So who is this Muslim between worlds? His name, as he was known in Europe, from the mid 16th century on, was Leo Africanus. If there are any Renaissance people here, or any people even who are specialists in Africa, they would know him by that name and by a book published initially in Italian, then in many other European languages, called The Description of Africa. It was described as, it was said to be edited, written by a man named Johann Giovanni Leoni Africanus, which became shortened into Leo Africanus, and it was a fascinating account of many different parts of Africa, down to Sub-Saharan Africa. The entire north, the entire North African, and it was described as being the work of a man indigenous to the area. That made it very special to Western Europeans whose knowledge of Africa was primarily based on travel accounts, or accounts of missionaries, accounts of sailors, Portuguese sailors.

[7:01]

And here you had an account, very wide-ranging. It bounced down over the centuries under the name of this rather strange figure Leo Africanus. And all the introduction said about him, written by his editor, was he was from West Africa, he was from Morocco, he was picked up by Christian pirates, taken to Pope Leo X, the great pope of Renaissance Rome, one of the greatest figures that we think of as a humanist patron, and became a Christian, and had, it's said in this introduction, and had this manuscript in Arabic in his briefcase which he then wrote, that he had translated, he translated it himself into Italian, and that's all we knew.

[7:47]

The book has been much-studied lately, and very well, by scholars interested in its impact on European thinking. From people who wanted to see how Leo Africanus might be behind Shakespeare's Othello, to people interested in post-colonial perspectives who wanted to see how this description of both North Africa and Sub-Saharan Africa might have played into European reflections, questions, or fantasies about the blacks.

[8:20]

So that impact has been considered very interestingly, but I wanted to think about him. I wanted to find out who he was, and I wanted to see if I could recreate him as a Muslim, and an Arab, because we knew from what he'd said in the description of this book that he came, that he had been born in Granada, that he had been brought up in Fez, as Granada just at the time that that region of Spain was taken back by the Christians, that he'd grown up in Fez, as many Muslim families did, they left Granada and moved to North Africa where they could live as Muslims, and that was pretty much all he said. He suggests, along the way, that he had become a diplomat for the sultan of Fez and that his travels throughout Africa were partly, partly commercial, and mostly on some kind of unspecified diplomatic mission, which even took him beyond Africa, up to the court of the great Ottoman Selim, and he claimed even farther east.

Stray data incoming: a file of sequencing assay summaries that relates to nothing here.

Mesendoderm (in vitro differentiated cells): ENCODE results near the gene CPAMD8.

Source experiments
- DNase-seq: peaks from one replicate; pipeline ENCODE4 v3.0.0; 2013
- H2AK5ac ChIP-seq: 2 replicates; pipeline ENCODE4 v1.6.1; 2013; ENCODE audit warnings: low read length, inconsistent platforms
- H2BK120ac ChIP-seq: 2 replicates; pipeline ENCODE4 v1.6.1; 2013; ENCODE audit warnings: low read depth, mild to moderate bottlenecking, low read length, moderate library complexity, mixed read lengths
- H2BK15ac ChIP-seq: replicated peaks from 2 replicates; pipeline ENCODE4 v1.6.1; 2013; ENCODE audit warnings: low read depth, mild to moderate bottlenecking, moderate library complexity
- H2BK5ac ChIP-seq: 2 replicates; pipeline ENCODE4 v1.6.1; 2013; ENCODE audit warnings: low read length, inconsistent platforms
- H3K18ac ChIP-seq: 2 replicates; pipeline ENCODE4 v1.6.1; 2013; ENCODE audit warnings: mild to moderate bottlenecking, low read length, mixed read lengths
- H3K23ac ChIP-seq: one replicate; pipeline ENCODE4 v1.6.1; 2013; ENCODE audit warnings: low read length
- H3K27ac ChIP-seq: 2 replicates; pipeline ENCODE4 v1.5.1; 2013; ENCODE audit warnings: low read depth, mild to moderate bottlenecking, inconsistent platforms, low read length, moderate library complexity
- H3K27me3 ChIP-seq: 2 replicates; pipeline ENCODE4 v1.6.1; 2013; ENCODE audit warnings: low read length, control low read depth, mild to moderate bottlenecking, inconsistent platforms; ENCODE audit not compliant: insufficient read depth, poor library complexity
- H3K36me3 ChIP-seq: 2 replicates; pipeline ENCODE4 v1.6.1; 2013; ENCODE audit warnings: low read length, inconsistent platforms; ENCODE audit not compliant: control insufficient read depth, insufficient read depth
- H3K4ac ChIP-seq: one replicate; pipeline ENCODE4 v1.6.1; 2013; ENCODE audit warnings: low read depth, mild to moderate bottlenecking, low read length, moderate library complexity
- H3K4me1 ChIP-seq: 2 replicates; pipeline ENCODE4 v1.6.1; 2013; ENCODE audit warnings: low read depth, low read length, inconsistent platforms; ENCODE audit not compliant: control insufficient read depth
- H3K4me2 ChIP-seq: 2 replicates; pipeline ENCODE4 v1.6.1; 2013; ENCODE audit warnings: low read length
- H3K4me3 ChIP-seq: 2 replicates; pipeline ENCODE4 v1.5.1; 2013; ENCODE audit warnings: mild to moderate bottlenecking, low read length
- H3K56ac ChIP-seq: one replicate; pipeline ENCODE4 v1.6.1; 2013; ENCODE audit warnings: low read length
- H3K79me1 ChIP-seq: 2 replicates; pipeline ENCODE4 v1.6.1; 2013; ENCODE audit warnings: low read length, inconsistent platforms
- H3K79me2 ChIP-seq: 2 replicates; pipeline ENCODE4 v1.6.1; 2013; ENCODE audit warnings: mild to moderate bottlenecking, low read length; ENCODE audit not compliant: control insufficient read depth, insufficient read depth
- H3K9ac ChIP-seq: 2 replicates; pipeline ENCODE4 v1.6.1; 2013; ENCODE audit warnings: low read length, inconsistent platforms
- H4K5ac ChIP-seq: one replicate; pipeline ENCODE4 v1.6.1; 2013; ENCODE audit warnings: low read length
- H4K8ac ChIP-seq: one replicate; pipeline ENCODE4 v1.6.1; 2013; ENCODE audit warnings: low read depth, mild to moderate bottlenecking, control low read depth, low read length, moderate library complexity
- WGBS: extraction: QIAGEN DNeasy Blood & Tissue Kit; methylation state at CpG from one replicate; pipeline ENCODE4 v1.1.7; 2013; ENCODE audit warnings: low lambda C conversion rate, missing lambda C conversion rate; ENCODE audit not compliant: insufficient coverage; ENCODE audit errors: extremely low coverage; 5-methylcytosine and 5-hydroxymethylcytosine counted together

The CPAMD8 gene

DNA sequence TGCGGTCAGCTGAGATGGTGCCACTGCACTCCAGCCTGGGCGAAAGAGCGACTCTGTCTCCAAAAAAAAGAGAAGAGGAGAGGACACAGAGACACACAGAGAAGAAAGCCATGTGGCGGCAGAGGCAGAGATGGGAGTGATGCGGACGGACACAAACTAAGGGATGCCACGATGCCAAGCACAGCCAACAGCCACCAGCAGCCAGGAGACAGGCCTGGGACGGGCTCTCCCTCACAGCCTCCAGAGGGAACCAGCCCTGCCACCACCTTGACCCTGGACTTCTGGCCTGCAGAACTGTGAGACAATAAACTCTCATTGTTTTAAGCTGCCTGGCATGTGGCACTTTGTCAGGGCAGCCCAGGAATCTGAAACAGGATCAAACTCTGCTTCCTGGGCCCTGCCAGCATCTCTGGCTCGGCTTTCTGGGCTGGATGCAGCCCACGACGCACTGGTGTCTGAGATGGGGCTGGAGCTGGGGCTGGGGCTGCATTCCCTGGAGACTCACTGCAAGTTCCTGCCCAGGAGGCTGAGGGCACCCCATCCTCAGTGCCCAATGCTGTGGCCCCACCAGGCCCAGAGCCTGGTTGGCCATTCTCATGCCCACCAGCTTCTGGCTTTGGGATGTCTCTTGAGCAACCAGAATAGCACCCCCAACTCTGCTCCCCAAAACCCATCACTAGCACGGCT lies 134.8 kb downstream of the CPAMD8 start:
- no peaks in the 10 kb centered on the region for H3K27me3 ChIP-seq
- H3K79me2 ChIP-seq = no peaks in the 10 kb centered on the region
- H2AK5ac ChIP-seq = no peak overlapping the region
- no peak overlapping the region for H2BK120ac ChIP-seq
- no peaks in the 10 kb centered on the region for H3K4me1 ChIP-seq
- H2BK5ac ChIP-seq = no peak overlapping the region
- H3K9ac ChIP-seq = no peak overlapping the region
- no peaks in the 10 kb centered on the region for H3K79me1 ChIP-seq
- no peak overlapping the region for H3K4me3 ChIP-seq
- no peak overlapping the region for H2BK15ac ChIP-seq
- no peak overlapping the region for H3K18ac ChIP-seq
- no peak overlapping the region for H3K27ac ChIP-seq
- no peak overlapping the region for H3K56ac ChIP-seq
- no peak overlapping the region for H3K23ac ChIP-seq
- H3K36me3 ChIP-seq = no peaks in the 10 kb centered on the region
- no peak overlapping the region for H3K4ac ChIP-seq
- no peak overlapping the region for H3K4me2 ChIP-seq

[9:28]

Well, I wanted to find out who this man was, and the issues that I had in mind, that is, the interpretive, political, historical, and moral issues, really were those suggested by that title, Between Worlds. It seemed to me that at a moment in which somehow, I must say, to my surprise, given the prize of what I would have thought of back in 1949 when I graduated from Smith, in a world in which rigid boundaries were being erected by religious fundamentalisms, by strong resurrected political nationalisms, ethnic nationalisms, and so forth, when these very strong boundaries were being erected was a time to talk about porous boundaries, and people crossing, and to talk about it, if I could, and if one could, with more precision and flexibility, humor and skepticism, than is suggested by the simply word multiculturalism.

[10:28]

And I thought, this guy is terrific. This is a just perfect figure. Because there he is. All I knew about him to begin with was that he was a North African and he was a Muslim and then we had this book. That was what I knew to begin with. And I wanted to find out. And I think to begin with, I had this very sort of naive, upbeat idea that it was all going to--everything was going to work out fine, that I would show the wonderful, rich creative mixture that--without cost, that came out of a life that crossed over and put it all together. It was going to be just, a very difficult, challenging story, because I had so much to learn, but that everything would be very, as I say, upbeat.

[11:12]

Didn't turn out that way. Many years later, it's still a story that I'm very very glad that I embarked upon, and I'll only give you a couple of indications of what happened. First of all, it turned out that the book that had been published in 1550 in Italian was drawn from a manuscript and a manuscript that had only recently been discovered. And when I got hold of the manuscript, the manuscript wasn't the same as the book that the Christian editor had done.

[11:47]